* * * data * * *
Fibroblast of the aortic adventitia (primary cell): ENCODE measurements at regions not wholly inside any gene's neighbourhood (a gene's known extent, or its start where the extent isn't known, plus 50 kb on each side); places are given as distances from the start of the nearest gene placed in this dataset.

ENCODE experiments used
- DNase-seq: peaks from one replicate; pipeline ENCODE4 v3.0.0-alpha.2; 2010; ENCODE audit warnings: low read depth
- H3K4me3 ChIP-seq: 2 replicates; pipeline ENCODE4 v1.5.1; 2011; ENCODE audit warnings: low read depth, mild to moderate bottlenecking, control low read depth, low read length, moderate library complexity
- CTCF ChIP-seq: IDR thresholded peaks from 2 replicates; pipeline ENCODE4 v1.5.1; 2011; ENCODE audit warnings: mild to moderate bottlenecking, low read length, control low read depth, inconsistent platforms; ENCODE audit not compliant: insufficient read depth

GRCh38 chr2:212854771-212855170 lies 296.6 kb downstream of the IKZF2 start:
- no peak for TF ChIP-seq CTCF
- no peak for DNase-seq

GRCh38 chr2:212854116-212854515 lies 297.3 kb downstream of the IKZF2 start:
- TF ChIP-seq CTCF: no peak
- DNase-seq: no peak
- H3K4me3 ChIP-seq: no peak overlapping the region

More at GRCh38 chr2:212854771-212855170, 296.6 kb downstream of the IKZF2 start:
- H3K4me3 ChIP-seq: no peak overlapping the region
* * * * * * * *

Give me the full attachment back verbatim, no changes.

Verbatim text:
Fibroblast of the aortic adventitia (primary cell): ENCODE measurements at regions not wholly inside any gene's neighbourhood (a gene's known extent, or its start where the extent isn't known, plus 50 kb on each side); places are given as distances from the start of the nearest gene placed in this dataset.

ENCODE experiments used
- DNase-seq: peaks from one replicate; pipeline ENCODE4 v3.0.0-alpha.2; 2010; ENCODE audit warnings: low read depth
- H3K4me3 ChIP-seq: 2 replicates; pipeline ENCODE4 v1.5.1; 2011; ENCODE audit warnings: low read depth, mild to moderate bottlenecking, control low read depth, low read length, moderate library complexity
- CTCF ChIP-seq: IDR thresholded peaks from 2 replicates; pipeline ENCODE4 v1.5.1; 2011; ENCODE audit warnings: mild to moderate bottlenecking, low read length, control low read depth, inconsistent platforms; ENCODE audit not compliant: insufficient read depth

GRCh38 chr2:212854771-212855170 lies 296.6 kb downstream of the IKZF2 start:
- no peak for TF ChIP-seq CTCF
- no peak for DNase-seq

GRCh38 chr2:212854116-212854515 lies 297.3 kb downstream of the IKZF2 start:
- TF ChIP-seq CTCF: no peak
- DNase-seq: no peak
- H3K4me3 ChIP-seq: no peak overlapping the region

More at GRCh38 chr2:212854771-212855170, 296.6 kb downstream of the IKZF2 start:
- H3K4me3 ChIP-seq: no peak overlapping the region